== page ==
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Red Sox 11, Rangers 3

Red Sox offense stays red hot with another rout in Texas

Rafael Devers celebrates his two-run home run with third base coach Carlos Febles during the Red Sox' four-run second inning.LM Otero/Associated Press

ARLINGTON, Texas — Entering this weekend, the Red Sox hadn’t notched a series win since taking two of three from the Tigers from April 11-13. Yes, it had been that long.

But behind stellar pitching from Rich Hill, and dominant hitting that has been so scarce this season, the Sox beat the Rangers again, 11-3, Saturday night at Globe Life Field. It was the first time the Sox tallied consecutive wins since April 16-17 against the Twins. They will have a chance at the sweep Sunday.

Observations from the game:

▪ The Red Sox took a 5-1 lead in the second inning with their second four-run frame in as many days. Franchy Cordero began the inning with a walk, which has become an interesting development in Cordero’s latest stint in the majors. Cordero has negotiated five walks in his last four games.

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Bobby Dalbec followed Cordero and stung a ground ball single to left field, setting up a sacrifice bunt by Jackie Bradley Jr. to advance the runners. Kiké Hernández’s sacrifice fly scored Cordero. Next, Rafael Devers laced a low-and-away heater off the left field foul pole for a two-run shot.

“Offensively, we’re getting there,” manager Alex Cora said. “Good at-bats. The bottom of the lineup did an amazing job. We kept the line moving. It was another good one for the offense.”

This isn’t merely a recap of events. Instead, it’s a highlight of the type of offense the Sox have been trying to get. If there’s an inning that represents that, it’s the second.

▪ Consider the Sox went into Saturday’s matchup with 14 walks in the last three games. They tallied just 17 in their first seven games of May. The Red Sox also posted a 29.6 percent chase rate in their previous three games, compared with their 35.5 percent chase rate overall that led the majors.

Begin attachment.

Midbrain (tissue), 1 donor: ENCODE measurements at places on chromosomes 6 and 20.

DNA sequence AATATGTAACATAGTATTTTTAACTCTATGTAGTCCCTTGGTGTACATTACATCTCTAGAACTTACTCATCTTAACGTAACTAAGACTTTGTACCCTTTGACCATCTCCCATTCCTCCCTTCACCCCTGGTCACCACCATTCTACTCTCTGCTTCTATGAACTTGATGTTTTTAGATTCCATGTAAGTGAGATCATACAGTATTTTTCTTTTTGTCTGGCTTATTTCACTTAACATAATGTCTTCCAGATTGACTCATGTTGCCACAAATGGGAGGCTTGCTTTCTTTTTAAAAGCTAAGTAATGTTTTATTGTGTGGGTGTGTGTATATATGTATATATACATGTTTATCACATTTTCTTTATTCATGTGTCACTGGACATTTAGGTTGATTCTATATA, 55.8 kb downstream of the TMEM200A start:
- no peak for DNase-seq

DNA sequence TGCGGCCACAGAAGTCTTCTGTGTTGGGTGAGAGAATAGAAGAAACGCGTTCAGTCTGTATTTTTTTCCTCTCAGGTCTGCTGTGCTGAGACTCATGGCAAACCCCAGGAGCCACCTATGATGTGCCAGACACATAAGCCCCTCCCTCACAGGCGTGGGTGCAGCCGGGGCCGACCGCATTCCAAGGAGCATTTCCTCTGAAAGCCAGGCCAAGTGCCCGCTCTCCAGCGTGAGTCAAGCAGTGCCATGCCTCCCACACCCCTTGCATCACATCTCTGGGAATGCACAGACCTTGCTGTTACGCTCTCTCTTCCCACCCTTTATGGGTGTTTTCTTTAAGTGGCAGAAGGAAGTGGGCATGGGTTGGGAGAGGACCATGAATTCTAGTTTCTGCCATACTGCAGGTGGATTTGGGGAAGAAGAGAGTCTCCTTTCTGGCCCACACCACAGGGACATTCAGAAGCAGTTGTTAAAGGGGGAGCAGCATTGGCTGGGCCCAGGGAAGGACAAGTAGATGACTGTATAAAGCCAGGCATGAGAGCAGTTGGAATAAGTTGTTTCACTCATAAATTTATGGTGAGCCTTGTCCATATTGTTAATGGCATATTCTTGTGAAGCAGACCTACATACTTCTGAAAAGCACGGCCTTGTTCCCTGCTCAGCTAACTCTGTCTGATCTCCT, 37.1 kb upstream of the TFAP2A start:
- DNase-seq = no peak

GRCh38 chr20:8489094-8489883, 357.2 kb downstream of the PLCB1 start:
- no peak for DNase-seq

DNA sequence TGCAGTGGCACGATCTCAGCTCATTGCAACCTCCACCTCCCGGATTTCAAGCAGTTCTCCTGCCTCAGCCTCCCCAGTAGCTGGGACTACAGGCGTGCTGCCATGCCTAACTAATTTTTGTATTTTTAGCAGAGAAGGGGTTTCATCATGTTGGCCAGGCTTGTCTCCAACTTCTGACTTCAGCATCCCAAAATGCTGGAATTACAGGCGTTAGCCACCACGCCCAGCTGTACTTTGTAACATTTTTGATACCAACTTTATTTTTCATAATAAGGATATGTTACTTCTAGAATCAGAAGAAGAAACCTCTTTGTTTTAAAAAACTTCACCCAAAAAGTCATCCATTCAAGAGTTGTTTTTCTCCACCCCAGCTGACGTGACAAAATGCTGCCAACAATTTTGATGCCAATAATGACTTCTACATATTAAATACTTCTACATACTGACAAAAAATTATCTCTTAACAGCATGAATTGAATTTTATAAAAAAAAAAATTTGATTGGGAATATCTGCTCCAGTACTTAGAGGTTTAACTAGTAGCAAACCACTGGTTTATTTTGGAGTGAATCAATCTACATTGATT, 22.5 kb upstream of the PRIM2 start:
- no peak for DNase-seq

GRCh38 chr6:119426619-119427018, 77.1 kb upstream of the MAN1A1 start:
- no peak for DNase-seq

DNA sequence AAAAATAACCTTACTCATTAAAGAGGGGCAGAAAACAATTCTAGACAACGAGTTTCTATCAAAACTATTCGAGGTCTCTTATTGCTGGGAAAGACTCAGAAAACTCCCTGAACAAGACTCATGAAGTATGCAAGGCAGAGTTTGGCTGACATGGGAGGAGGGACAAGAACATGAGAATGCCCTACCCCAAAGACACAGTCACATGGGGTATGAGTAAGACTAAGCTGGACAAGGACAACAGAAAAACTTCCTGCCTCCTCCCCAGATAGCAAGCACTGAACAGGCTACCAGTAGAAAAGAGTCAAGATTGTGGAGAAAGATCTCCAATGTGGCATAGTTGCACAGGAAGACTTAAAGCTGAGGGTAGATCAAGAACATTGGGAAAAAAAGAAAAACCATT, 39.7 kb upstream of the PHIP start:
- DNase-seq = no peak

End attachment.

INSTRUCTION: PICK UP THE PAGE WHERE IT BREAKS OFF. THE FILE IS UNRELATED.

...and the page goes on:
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The key to the Sox’ recent success at the plate is in their patience and decision making: swing at pitches in the zone and don’t chase out of the zone. The Sox ranked 28th in the majors in home runs, which, to some degree, was directly tied to the team’s forgettable at-bats. But with better at-bats over a period of time, Cora believed the homers, and slugging in general, would come. That turned out to be true Saturday.

“Everybody knows we hit,” said Christian Vázquez, who was 2 for 5 with a double. “We have a great lineup. Slow start. Crazy start. I think we’re playing like a team now.”

▪ J.D. Martinez extended his hitting streak to 15 games with a solo shot in the top of the first that gave the Red Sox a quick 1-0 lead. The Martinez homer came on a Glenn Otto hanging slider that had little break and stayed over the inside part of the plate. Despite Martinez hitting .276 on the slider this season, he’s prone to it low and away, hitting just .143 on that pitch. Rangers catcher Sam Huff called for the low-and-away slider but instead it ended up right in Martinez’s hot zone and was a precursor to what would end up being a Red Sox offensive explosion.

▪ Hill’s start did more than just register a win for the Red Sox. It saved a bullpen that will have to cover all nine innings Sunday in what will be a bullpen game. Hill, who was activated off the COVID-related injured list before the game, worked six innings plus three batters, allowing three runs (two earned) and striking out four. Hill now has a 2.89 ERA six starts this year (28 innings). He surrendered two runs in the seventh, which ended his day, but before that he went 20⅔ innings without allowing an earned run.

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How?

“It’s about that one pitch at a time approach,” Hill said. “Making competitive pitches and continuously attacking the strike zone and pitching with a relentless intensity. You work to remove yourself from the results. That’s the biggest thing and if we’re pitching for the moment and understanding each pitch has its own entity, it’s one moment then we can look back at the end of the day and be satisfied with the way the ball came out of your hand.”

It’s been a satisfying road trip for this Sox team so far.


J.D. Martinez watches his solo home run against the Texas Rangers during the first inning.LM Otero/Associated Press

Julian McWilliams can be reached at julian.mcwilliams@globe.com. Follow him on Twitter @byJulianMack.